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Fate steals along with silent tread,
The lapse of time and rivers is the same,
THE POET'S NEW-YEAR'S GIFT.
ADDRESSED TO A YOUNG LADY.
Sweer stream, that winds thro' yonder glade,
THE POET'S NEW-YEAR'S GIFT:
MRS. (NOW LADY) TAROCKMORTON,
MARIA! I have every good.
For thee wished many a time,
But never yet in rhime.
To wish thee fairer is no need,
More prudent, or more sprightly,
From temper-flaws unsightly.
What favour then not yet possessed
Can I for thee require,
To thy whole heart's desire?
None here is happy but in part:
Full bliss is bliss divine;
And doubtless one in thine.
That wish, on some fair future day,
Which fate shall brightly gild,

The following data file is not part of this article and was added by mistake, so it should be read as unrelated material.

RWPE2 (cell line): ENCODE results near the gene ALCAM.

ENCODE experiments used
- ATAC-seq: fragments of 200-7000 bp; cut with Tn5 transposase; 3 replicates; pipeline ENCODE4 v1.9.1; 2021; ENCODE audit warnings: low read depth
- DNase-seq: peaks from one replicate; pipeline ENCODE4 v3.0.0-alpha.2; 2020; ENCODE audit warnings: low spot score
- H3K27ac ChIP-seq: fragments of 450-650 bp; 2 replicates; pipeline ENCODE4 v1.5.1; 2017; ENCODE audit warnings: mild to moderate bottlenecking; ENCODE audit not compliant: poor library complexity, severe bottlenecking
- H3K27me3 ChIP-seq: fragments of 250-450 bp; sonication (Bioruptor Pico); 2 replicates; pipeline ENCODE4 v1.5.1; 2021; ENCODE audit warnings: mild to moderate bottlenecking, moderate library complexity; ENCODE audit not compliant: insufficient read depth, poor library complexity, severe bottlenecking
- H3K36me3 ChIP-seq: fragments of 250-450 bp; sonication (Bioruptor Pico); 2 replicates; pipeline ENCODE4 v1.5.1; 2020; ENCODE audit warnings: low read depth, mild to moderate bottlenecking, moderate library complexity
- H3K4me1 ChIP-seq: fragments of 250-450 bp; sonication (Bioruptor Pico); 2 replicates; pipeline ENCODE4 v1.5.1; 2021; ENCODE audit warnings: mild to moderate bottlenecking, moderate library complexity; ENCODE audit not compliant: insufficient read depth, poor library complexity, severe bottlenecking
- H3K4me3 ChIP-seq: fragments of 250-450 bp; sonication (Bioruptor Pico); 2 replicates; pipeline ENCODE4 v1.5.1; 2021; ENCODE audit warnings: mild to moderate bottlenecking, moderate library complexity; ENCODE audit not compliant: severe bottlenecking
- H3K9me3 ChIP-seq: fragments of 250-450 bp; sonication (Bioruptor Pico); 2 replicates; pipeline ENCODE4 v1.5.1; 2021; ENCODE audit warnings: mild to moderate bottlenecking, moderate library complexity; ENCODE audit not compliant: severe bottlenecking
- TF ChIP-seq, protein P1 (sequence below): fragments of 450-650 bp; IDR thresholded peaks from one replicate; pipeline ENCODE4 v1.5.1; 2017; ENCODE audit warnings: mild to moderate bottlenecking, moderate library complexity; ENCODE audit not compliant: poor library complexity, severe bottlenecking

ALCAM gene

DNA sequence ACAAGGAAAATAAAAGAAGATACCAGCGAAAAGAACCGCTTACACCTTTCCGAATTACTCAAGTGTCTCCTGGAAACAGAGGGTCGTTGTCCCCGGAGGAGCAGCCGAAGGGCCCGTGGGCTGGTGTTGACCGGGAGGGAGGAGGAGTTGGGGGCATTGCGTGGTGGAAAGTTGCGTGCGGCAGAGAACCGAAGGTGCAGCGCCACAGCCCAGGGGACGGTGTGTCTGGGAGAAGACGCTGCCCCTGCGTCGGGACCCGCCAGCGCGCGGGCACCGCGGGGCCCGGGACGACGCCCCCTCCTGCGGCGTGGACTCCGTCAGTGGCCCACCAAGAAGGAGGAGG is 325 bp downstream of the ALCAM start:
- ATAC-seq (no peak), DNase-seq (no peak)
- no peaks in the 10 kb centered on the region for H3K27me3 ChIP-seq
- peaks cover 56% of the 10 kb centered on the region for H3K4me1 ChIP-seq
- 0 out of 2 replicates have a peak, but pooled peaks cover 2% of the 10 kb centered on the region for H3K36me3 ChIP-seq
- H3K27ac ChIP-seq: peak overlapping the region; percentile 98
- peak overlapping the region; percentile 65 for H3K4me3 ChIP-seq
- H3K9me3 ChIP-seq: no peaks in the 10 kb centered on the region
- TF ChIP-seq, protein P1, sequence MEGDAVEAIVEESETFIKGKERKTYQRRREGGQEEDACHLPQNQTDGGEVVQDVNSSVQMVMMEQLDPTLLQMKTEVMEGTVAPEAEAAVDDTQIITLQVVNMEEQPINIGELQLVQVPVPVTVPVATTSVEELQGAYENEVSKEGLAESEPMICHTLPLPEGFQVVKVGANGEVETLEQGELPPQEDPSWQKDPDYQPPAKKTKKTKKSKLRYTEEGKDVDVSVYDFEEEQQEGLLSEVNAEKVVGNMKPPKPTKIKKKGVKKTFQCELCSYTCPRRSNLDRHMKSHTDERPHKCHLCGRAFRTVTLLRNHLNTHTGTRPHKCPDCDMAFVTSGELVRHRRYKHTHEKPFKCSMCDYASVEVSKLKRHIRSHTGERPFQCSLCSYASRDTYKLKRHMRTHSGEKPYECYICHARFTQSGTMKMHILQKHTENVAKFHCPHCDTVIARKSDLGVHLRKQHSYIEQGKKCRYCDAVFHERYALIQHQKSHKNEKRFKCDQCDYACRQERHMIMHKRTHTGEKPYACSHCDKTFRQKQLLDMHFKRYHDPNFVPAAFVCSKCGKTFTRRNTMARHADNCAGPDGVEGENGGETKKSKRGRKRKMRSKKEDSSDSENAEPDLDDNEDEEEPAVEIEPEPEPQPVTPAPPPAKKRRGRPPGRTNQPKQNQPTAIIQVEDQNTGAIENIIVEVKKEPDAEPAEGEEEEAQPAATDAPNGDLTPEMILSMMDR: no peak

I wish it all, fulfilled.
ODE TO APOLLO.
ON AN INK-GLASS ALMOST DRIED IN THE SUN.
Patron of all those luckless brains,
That to the wrong side leaning
And little or no meaning.
Ah why, since oceans, rivers, streams,
That water all the nations,
In constant exhalations.
Why, stooping from the noon of day,
Too covetous of drink,
A poet's drop of ink?
Upborne into the viewless air,
It floats a vapour now,
By all the winds that blow.
Ordained perbaps tere -summer flies,
Combined with milions moro,
Though black and foul before.
Illustrious drop! and happy then
Beyond the happiest lot,
Phæbus, if such be thy design,
To place it in thy bow,
PAIRING TIME ANTICIPATED.
I Shall not ask Jean Jacques Rousseau",
It chanced then on a winter's day,
and wisdom than the most,
* It was one of the whimsical speculations of this philoso. pher, that all fables which ascribe reason and speech to animals should be withheld from children, as being only vehicles of deception. But what child was ever deceived by them, or can be, against the evidence of his senses?